With my birthday/Valentine's Day trip on the horizon, we spent the weekend getting me prepped for skiing by visiting the slopes in North and South Lake Tahoe. For someone who pretty much just learned to really ski last year, I felt like I needed a little refresher before hitting the big slopes in Whistler this coming weekend.
North Lake Tahoe: Squaw Valley
happy.. before heading down the green-turned-blue
On Friday morning, we got up before the sun, hit Chick-fil-A for breakfast right at opening, and headed to Squaw
. Squaw Valley was the host of the 1960 Winter Olympics. We were not impressed. Maybe it was because there wasn't much snow, or because it was my first day back on the slopes in a year, or maybe it was just because it was awful. I learned to ski last year in Breckenridge, Colorado and skied later in the season at Northstar, another North Lake Tahoe ski resort. At both places, the slopes were marked, there was no chance of this beginner ending up on a black diamond because of unmarked terrain, at the top of each lift there was a map, some lifts had maps on them, and even some had guides at the top to make sure you knew where you were going. My nickname might be "Mapquest," but I can't map out mountains for the life of me, and apparently, neither can Squaw.
Tyler stayed with me until lunch then we split up so he could challenge himself on blacks while I continued practicing the basics on greens and pushed myself back up to blues. By "back" up to blues, I don't mean from last year - one of my first runs at Squaw was a blue because it was marked green at one point then when we got to it, it was blue. Not only was it more difficult than stated, half of it wasn't covered by snow so I had about a 7ft ridge between rocks and a huge drop. I was one unhappy camper, but not as upset as Tyler who had to sit at the bottom and coax me down.
I also ended up in the Olympic half-pipe thanks to unmarked areas. Surprisingly I didn't do half-bad with that misfortune until I went a little too high on one side and when I went up the other half, I got stuck in rock because it wasn't covered in snow. Other than when I forced myself to fall on the green-turned-blue run to slide on my butt down the narrow part, this was my only fall of the day!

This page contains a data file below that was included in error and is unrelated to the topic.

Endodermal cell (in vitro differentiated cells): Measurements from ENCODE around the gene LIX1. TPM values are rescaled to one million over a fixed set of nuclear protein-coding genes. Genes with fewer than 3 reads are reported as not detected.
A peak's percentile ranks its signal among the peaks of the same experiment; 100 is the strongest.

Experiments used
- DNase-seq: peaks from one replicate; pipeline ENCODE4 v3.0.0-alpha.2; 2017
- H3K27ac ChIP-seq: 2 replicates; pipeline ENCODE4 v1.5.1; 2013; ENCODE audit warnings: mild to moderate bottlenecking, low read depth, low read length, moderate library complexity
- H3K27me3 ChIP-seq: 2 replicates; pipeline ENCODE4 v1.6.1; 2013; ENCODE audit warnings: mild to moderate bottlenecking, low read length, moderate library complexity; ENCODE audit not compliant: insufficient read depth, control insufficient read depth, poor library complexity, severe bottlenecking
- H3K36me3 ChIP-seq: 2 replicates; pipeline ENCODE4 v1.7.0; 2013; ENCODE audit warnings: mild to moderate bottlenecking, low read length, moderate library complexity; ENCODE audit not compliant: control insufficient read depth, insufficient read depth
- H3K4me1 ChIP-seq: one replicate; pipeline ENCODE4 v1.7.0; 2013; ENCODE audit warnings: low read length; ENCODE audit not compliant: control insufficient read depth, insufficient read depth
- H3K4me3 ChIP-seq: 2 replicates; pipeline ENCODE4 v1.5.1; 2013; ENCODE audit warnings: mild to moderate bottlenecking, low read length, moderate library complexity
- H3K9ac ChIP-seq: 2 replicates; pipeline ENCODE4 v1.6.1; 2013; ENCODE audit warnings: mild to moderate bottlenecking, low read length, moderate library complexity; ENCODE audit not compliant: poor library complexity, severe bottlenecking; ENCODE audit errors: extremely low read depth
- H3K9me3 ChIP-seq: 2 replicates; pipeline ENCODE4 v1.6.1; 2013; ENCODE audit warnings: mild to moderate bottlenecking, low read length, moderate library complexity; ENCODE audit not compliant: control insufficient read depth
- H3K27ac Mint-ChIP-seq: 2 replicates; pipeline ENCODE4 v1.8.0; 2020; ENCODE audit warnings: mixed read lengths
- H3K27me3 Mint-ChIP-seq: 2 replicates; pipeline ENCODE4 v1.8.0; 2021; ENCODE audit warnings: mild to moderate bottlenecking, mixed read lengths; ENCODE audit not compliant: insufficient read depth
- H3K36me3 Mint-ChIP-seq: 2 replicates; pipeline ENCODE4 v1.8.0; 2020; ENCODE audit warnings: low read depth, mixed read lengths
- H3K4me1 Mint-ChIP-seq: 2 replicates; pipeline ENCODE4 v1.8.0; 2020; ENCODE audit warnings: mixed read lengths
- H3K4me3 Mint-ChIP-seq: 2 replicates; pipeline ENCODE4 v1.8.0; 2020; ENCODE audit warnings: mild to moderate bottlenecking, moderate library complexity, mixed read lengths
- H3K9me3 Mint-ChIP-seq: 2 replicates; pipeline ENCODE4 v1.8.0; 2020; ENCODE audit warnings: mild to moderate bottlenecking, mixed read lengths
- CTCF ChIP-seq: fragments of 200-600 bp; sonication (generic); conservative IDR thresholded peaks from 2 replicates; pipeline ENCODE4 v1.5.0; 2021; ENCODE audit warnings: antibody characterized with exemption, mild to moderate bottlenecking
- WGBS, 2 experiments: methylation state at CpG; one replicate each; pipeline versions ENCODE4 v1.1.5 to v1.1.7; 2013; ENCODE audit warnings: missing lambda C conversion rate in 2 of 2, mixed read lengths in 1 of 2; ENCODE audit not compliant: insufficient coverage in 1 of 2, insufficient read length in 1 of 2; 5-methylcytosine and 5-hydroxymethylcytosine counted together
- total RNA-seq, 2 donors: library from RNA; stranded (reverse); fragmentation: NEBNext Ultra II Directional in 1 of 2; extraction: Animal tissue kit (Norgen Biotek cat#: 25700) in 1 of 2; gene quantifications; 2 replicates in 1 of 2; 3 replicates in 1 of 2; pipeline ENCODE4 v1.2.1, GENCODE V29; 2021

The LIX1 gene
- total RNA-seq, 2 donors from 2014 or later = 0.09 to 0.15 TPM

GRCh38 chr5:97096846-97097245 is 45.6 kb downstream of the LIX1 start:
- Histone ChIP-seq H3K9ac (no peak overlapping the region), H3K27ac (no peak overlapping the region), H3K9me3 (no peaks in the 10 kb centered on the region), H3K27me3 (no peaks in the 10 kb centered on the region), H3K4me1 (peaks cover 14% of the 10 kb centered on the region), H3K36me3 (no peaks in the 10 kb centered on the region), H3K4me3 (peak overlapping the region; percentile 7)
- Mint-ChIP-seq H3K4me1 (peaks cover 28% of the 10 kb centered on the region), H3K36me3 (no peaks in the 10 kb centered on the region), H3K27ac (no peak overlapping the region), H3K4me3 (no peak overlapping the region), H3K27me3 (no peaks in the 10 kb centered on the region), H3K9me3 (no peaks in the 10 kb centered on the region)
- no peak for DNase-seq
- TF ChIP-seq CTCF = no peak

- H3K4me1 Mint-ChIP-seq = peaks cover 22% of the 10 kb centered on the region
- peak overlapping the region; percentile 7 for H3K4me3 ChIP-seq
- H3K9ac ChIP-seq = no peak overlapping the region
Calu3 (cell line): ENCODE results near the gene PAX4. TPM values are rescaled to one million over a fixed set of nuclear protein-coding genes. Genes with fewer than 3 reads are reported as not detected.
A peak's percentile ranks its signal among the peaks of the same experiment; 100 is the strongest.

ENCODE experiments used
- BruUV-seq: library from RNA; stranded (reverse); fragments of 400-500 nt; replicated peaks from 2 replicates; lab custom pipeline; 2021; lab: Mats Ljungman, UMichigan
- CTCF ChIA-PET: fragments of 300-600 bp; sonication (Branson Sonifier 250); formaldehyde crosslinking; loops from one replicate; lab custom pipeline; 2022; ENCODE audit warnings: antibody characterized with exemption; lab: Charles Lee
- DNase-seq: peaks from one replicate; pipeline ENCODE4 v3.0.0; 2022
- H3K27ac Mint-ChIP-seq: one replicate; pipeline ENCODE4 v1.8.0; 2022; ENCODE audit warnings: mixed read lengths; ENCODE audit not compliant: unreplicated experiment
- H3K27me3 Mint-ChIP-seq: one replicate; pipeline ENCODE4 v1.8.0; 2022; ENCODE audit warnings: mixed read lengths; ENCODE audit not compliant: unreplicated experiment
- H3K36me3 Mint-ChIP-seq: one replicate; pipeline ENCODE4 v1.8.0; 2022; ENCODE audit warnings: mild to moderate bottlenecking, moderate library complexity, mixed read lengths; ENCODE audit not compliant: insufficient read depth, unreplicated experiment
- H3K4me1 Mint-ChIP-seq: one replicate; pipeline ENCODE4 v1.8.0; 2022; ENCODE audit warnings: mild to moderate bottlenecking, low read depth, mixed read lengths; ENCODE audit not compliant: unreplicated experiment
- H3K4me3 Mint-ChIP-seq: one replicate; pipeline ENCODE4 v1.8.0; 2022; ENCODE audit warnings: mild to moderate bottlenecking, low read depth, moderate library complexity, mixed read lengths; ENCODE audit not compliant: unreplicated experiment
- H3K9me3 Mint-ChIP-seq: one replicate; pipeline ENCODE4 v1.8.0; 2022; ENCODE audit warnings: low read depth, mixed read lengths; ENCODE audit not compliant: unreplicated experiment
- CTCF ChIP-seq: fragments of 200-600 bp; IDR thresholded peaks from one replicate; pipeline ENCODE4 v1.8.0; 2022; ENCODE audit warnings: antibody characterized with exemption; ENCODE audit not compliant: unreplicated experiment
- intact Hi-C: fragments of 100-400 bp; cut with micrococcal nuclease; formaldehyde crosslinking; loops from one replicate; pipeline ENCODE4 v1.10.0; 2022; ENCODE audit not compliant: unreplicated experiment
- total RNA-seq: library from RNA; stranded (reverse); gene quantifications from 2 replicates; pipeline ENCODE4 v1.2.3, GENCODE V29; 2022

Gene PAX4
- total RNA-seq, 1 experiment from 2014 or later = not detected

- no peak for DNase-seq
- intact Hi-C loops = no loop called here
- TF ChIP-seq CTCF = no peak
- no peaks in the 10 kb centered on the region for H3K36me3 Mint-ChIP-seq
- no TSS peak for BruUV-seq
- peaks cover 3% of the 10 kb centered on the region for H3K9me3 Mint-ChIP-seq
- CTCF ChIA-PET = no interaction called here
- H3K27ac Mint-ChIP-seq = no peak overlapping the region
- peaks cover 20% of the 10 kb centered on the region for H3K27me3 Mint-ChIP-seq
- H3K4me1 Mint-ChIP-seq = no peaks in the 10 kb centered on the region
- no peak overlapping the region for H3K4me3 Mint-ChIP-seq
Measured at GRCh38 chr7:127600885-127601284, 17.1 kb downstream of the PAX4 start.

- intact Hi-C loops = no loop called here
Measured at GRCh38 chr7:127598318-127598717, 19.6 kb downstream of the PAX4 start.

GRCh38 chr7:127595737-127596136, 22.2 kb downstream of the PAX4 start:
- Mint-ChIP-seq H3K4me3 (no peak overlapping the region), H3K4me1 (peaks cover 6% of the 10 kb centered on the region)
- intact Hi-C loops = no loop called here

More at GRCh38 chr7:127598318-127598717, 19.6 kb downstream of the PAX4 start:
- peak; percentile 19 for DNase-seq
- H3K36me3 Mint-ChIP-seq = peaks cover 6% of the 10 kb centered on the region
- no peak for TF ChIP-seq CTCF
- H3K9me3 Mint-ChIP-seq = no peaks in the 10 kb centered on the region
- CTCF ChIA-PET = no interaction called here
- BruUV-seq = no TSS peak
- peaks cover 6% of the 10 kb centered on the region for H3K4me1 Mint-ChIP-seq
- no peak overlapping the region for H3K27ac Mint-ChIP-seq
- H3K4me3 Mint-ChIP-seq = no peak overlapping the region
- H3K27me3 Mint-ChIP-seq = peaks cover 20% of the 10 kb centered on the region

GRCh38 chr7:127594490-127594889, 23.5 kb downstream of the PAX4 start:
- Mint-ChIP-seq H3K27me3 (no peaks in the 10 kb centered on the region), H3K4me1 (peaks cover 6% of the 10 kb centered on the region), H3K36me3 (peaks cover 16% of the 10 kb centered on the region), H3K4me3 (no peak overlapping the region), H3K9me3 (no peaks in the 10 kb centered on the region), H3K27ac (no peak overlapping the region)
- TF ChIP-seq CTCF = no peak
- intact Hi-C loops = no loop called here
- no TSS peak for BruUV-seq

The only way down the mountain [other than the gondola] was to take blue runs. I can pretty much conquer any blue at this point except blues that have moguls. I also hate crowds and since half of the trails on the way down were sheets of ice forcing everyone to one side while we're all trying to come down the mountain at the same time, add in a section of moguls and I was glad the day was over.
There is an ice-rink under the snow on top of the building to the right of the Olympic Rings
There were some great views of Lake Tahoe and it was neat to see some Olympic facilities, but overall, we wouldn't recommend Squaw. Tyler said some of the blacks were good but difficult to get to. And while there is one side dedicated to greens and beginners, it was too easy for me but difficult to find anywhere else to go with no maps anywhere.
The Drive from North to South Lake Tahoe
I really could have taken 100 pictures, but I chose to just take it all in in mental images.. okay, and I fell asleep for part of the ride! This was an attempt to show how at this point we were surrounded by the lake on both sides.
South Lake Tahoe, California, and Nevada: Heavenly
riding up the gondola from Heavenly Village
is owned/run by the same group that runs Breck and Northstar, we had high hopes. Heavenly was immediately different. When we got to the base of the lifts there was a huge map and a friendly guide who helped us map out runs that would be good for my level of skiing. Like Breck and Northstar, there were signs at the tops of lifts, maps on some of the chairs, and plenty of signs at splits in runs to make sure you stayed where you were supposed to. I was in map heaven.
We were nervous at first because from Heavenly Village you can't see many runs at all. You take a gondola up for what feels like forever and just when you feel like you can't go any higher, you go over a peak and see another mountain full of runs!
The fun part about Heavenly is that half of the runs are located in California and half in Nevada. We skied Nevada in the morning and met friends for lunch on the California side of the mountain. At this point, Tyler broke away with the guys for more challenging runs and I stuck with the girls for our blue runs. This is the same group we're going to Whistler with, so I'm glad my "Happily Intermediate" girls will be with me! It's difficult to follow Tyler down the mountain because I know he's been doing this his whole life and he can do it all. Skiing with the girls forces me to push myself to stay at their level because I know they're new to it too!
We had some great runs, I never fell, and I even managed to navigate myself around fallen skiers, so I'm feeling ready for Olympic park #2 [Whistler] this coming weekend!
Back down the gondola at the end of the day
On one of the lifts, Amanda posed the question to Anna [friend, not sister] and I, "What would you name a ski run if you had the chance to?" I said, "Rae's Run" - my middle name and an alliteration which I'm super fond of. What would you name a run?